'Let's Get Ready to Rumble' Worth $400M

Berman: When you were growing up in, in Philadelphia, you said, 'I want to be the world's best-known introducer?'

Buffer: I had no clue that this would ever happen. I would watch the fights with my kids back in the early '80s, and a ring announcer in a fight announced the split decision. And he did it without the proper sequence, to give you the dramatic effect of -- 'and the winner by split decision,' pause, everybody waits and he gave away this -- the winner after two judges. And my oldest son said, 'Dad, you could do that.' And, and I thought, 'Well, yeah, OK. I'm a big fan. I can't afford a ticket, so maybe I could just get my way in to the ring that way.' And I came up with a sort of enhanced resume that said I had experience, and got my foot in the door and was quite terrible the first time. But I got another shot and it just took off, the power of television.

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Muhammad Ali Inspired the Catchphrase 'Let's Get Ready to Rumble'

Berman: So you went into this thinking, 'I need to come up with some saying.' You went in saying, 'I've gotta come up with something to get them going?'"

Buffer: Well, I wanted something, and I tried, you know, 'Man your battle stations' and 'Fasten your seat belts.' And it was, like, just crickets out there, you know, nothing was happening. And I came up with -- Muhammad Ali, I'll do my Muhammad Ali impersonation now. [Imitating Ali:] 'I'm so pretty. I'm ready to rumble.' And he used to have this line, 'Rumble, young man, rumble.' So, it was there. It was in boxing. And Sal Marchiano, great sports announcer from New York, used to say on the ESPN fights, 'Well, we're ready to rumble from Resorts International.' And so I kinda fine-tuned everything to, 'Let's get ready to rumble.' And that's what you hear today.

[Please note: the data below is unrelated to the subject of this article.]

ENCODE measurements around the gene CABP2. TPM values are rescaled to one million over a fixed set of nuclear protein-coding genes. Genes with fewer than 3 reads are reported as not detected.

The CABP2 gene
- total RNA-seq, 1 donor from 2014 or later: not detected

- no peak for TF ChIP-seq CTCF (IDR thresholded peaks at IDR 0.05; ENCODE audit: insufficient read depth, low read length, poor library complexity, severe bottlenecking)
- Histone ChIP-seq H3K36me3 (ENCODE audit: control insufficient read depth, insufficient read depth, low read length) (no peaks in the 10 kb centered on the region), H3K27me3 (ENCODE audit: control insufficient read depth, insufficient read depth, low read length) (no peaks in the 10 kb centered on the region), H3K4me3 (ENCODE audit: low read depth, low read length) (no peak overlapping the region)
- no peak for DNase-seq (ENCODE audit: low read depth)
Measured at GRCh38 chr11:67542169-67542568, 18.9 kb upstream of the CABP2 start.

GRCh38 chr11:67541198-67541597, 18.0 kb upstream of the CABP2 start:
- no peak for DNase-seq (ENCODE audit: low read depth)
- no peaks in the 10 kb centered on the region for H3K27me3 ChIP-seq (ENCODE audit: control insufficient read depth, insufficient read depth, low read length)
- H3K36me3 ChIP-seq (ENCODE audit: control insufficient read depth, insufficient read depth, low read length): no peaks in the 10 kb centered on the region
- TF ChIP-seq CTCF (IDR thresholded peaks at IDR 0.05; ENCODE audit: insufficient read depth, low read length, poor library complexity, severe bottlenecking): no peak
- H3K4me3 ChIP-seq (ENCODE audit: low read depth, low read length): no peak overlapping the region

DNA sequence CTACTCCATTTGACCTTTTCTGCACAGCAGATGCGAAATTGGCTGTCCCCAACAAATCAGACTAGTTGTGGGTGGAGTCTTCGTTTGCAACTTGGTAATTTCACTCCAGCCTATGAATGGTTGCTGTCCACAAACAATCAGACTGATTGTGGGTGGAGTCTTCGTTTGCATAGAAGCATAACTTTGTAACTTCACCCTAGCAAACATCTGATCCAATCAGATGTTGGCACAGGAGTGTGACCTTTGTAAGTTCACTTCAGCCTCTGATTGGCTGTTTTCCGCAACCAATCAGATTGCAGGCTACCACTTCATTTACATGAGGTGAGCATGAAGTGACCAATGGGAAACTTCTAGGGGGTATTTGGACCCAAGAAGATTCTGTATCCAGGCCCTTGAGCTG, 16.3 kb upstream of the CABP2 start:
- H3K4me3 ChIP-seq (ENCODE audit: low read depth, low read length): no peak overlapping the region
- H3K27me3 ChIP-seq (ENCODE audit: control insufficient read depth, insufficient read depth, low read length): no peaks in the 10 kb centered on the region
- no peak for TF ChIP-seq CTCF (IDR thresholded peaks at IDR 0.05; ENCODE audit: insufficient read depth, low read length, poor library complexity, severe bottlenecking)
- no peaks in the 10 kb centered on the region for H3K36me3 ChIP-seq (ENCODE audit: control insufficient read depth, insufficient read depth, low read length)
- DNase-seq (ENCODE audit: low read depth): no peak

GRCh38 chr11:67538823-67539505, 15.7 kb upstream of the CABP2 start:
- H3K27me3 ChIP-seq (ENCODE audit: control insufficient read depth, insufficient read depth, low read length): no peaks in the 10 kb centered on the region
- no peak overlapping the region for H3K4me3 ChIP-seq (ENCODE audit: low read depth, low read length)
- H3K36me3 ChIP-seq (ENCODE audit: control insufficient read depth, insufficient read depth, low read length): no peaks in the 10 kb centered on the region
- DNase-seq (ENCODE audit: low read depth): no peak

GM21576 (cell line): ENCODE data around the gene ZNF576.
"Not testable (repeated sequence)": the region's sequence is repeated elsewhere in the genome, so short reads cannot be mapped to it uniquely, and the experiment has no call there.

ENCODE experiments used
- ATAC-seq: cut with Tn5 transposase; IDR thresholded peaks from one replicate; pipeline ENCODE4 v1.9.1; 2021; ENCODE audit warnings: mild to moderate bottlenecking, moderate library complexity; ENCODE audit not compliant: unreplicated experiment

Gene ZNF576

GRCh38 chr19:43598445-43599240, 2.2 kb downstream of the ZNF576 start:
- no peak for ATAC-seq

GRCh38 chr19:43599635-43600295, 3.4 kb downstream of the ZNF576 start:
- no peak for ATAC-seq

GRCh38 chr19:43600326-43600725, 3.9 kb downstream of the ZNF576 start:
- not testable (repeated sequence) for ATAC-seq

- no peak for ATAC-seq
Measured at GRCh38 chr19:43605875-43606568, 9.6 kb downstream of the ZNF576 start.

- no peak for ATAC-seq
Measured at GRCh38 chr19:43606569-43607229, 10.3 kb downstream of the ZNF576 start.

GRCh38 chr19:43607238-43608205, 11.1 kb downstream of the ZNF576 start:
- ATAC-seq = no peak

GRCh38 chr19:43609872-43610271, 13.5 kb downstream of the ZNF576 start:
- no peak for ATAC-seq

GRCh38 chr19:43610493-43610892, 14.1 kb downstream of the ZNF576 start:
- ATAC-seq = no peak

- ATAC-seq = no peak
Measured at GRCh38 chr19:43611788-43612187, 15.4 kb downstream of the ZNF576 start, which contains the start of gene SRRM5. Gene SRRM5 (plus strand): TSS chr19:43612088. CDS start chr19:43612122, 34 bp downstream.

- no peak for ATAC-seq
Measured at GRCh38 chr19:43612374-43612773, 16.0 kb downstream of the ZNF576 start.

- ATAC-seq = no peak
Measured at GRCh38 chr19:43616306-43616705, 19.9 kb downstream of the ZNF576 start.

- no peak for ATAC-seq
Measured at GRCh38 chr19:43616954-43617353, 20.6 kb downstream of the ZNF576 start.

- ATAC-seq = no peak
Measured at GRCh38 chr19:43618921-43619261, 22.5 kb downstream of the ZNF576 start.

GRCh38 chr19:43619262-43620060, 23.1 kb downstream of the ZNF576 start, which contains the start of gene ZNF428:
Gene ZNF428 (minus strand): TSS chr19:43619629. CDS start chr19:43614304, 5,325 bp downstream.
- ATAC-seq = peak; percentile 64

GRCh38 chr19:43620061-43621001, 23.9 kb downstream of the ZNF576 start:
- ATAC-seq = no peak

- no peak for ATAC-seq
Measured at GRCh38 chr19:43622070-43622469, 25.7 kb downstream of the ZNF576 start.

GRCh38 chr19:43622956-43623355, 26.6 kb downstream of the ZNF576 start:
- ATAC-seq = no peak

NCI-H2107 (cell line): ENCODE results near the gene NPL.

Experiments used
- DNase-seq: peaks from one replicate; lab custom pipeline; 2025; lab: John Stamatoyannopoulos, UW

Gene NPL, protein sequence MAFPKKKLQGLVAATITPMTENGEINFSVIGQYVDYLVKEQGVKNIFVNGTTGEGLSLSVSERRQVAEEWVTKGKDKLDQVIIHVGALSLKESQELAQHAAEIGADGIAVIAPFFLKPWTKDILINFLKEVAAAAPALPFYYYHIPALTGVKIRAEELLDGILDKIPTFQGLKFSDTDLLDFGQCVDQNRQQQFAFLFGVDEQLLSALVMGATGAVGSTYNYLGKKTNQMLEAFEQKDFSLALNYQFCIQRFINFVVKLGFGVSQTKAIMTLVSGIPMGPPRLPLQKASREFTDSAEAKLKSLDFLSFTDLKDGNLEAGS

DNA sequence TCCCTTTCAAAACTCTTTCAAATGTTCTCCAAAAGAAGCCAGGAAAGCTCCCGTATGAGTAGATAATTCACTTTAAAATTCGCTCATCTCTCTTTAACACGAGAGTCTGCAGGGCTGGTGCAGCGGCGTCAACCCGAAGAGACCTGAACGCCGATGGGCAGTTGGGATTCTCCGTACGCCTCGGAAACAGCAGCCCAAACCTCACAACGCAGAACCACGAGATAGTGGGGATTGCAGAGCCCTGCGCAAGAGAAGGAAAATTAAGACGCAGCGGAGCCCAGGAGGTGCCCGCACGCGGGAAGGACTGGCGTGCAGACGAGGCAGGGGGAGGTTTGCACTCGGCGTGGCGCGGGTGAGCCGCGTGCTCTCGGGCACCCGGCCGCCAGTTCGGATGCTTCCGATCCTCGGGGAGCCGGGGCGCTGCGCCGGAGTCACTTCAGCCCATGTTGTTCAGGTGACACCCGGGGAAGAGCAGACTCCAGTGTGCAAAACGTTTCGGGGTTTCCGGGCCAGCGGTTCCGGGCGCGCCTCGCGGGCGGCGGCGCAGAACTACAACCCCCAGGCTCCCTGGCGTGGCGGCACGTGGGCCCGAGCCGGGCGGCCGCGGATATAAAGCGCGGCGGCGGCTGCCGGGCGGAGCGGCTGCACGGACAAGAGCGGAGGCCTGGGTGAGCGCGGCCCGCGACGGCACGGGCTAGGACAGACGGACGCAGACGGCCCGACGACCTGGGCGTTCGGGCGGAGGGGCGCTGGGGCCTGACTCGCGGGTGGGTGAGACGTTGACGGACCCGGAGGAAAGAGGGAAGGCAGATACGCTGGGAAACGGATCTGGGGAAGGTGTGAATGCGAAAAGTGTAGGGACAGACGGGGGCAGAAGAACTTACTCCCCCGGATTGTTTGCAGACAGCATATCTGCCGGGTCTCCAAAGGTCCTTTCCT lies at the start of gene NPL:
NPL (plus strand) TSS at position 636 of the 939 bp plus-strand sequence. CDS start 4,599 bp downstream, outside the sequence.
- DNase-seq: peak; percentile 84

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Berman: Was there a moment where you thought, 'Man, I have something here.'

Buffer: Yeah, you know, and I, of course, I say it a lot differently than I did 20 some years ago.

Berman: How'd you say it in the beginning?

Buffer: I would just say '12 rounds of boxing in the heavyweight division, let's get ready to rumble. Introducing first...' and I would just like roll through it, 'cause I was almost like afraid that I shouldn't be too dramatic with it, like, I didn't want to bring attention to myself. And it was kind of like, just rolling out there, and -- a great friend, he's passed away, Jody Berry, was a singer in show business and a great Hollywood guy, and he said, 'You know, when you say, 'Let's get ready to rumble,' shut up. I'm like, 'What do you mean?' He said, 'Because they're dying to hear you say it, and they want to go crazy.' So, I took a chance and said it and paused, and it started to work a lot better.

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Berman: When did you trademark it?

Buffer: I realized that it was popping up everywhere, like for editorial use and headlines, and, you know, for a big fight. It would say, it's time to rumble, ready to rumble. And so, occasionally, a car dealer, a local car dealer would say 'let's get ready to rumble' for knockout deals. And they were, like, using my line. And I checked with attorneys and found out that this could be considered what they call intellectual property.

Berman: And what does that mean for you, exactly?

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